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Dirty Pop

Dirty Pop

Photography by Therese + Joel

At the beginning of “Dance 4 U,” a highlight from Charli XCX’s 2012 mixtape, Super Ultra, the British pop star uses a distant sample of a Justin Bieber interview, conducted when he was still a pre-teen performer. In it, he’s asked by a clearly older woman how he seduces girls. “I don’t know. I’ve never tried to seduce anybody,” he replies, his voice rippling through the echo of an off-tune synthesizer. Innuendo, the dark side of fame, the perverse — these are Charli XCX’s fascinations, and they permeate her music.

When we meet on a rainy morning in London’s Soho, the 22-year-old singer (real name: Charlotte Aitchison) is effusive, forthcoming, and a bit all over the place. It seems the last thing she wants to discuss is her upcoming sophomore album, Sucker. One minute, she’s declaring her love for another Charlotte — Gainsbourg, the Anglo-French actress and chanteuse who recorded the controversial track “Lemon Incest” with her father, Serge Gainsbourg, when she was just 13 years old. “It’s one of my favorite songs, actually,” Aitchison says. Soon after, she’s lamenting the fact that she still hasn’t seen Harmony Korine’s Spring Breakers. “I watched his film Trash Humpers when I was in art school,” she says, referring to one of the freakier works in Korine’s catalog, a story following the exploits of a group of depraved, sociopathic old-timers in Nashville. “Oh my God, it’s so weird. You feel dirty afterwards.”

A middle-class girl who grew up in the suburbs of Hertfordshire (northeast of London), Aitchison was reared on the sex-laced lyrics of U.S. electro rapper Uffie and quickly decided that when it came to songwriting, she favored the grunge over the gloss. What she’s become now is hardly your typical pop singer. Her candid, expletive-filled anecdotes are a far cry from the careful, media-trained, empowerment-filled scripts you might expect from a rising star groomed for global success. Then again, until very recently global success didn’t even seem like it was in the cards for Aitchison.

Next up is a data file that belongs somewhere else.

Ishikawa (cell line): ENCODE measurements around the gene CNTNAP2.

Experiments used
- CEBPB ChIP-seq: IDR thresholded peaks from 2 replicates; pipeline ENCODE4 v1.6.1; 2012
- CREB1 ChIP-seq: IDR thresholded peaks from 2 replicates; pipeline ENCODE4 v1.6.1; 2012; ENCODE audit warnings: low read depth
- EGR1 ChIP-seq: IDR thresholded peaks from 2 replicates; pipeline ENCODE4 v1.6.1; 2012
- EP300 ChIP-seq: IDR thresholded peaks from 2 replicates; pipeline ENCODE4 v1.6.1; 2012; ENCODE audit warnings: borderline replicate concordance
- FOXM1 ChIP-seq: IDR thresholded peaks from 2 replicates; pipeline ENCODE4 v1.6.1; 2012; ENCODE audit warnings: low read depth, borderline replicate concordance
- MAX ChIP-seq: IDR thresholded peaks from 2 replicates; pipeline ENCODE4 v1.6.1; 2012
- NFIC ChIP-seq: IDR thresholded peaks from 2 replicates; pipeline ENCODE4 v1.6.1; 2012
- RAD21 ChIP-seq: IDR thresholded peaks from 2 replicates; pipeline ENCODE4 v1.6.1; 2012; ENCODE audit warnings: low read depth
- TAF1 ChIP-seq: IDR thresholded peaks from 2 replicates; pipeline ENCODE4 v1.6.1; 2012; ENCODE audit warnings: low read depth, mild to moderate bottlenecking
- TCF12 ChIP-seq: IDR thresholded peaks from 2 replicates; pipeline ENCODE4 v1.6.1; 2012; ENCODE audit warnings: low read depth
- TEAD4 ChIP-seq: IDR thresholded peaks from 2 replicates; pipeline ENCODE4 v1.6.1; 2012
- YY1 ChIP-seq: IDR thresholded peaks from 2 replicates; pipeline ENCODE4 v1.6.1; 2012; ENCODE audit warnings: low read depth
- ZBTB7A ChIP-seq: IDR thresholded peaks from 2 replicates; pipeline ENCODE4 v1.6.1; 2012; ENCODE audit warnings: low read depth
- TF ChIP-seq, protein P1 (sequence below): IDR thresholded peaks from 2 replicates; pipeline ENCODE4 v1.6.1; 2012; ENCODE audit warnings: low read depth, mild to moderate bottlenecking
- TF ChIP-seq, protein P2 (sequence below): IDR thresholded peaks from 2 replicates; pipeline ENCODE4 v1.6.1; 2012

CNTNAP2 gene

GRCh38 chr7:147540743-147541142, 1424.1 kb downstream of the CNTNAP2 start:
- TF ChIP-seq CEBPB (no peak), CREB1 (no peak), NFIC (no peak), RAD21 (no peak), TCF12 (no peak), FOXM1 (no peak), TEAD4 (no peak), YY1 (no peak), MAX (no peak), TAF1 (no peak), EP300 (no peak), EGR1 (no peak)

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Before she struck gold this summer with two hits — “Boom Clap” and “Fancy,” her collaboration and number 1 smash with Iggy Azalea — as well as a handful of MTV Video Music Award nominations, her best-known track was one she wrote but ended up giving away: the top 10 anthem “I Love It,” recorded by the Swedish electro duo Icona Pop. (The song sprang up in just about every trailer and commercial last year — even Cookie Monster covered it.) Meanwhile, her first full-length, last year’s True Romance, hinted that she was most interested in perfecting a left-field, punk-lite brand of pop, one that called to mind late-’80s singer Martika, only liquored up and pissed off on a spaceship bound for Planet Heartbreak.

But if she exhibits the traits of an artist who fits in both everywhere and nowhere, Aitchison doesn’t seem bothered. She’s been marching to the beat of her own warped drum since she can remember. She had a foray into performance art and painting at London’s prestigious Slade School of Fine Art, but it was short-lived — she ditched it before leaving to pursue music full-time. “I felt very intimidated,” she says. “The art scene is so wanky sometimes. And I didn’t like having to explain myself.” She goes on to describe her class projects in grisly detail. “I made this teenage bedroom wall covered in posters of Justin Bieber and Selena Gomez,” she says. “I spray-painted over it BRITNEY LIVES ON and performed ‘...Baby One More Time’ in front of it with a toy dog. People were like, ‘Riiiiiiiight.’ Then I made a Barbie ‘house of horrors’ where I decapitated all the Barbies and put animal heads on them, and they were fucking each other and stuff. It was kind of weird.”

Still, as she races through a North American tour to promote Sucker, Aitchison is finding a way to make “weird” work for her. Asked how she ultimately arrived at the new record’s sound, which she describes as “luxury lo-fi,” she answers simply, “I make the music I want to make — always have and always will.” Where this sort of brazen, cavalier approach to songwriting will take Charli XCX is anyone’s guess. But given that she’s the direct product of the Internet age, with the attention span to match, we can rest assured it won’t be someplace predictable. “I feel like everyone’s third album might be terrible,” she says. “I want to make a really bad third album — like, one that no one gets.”

Styling by Karen Levitt. Hair and Makeup: Tinna Empera Martinez. Previous page and this page: Dress by Kaimin. Earring by Bliss Lau.

 

Tags: Music

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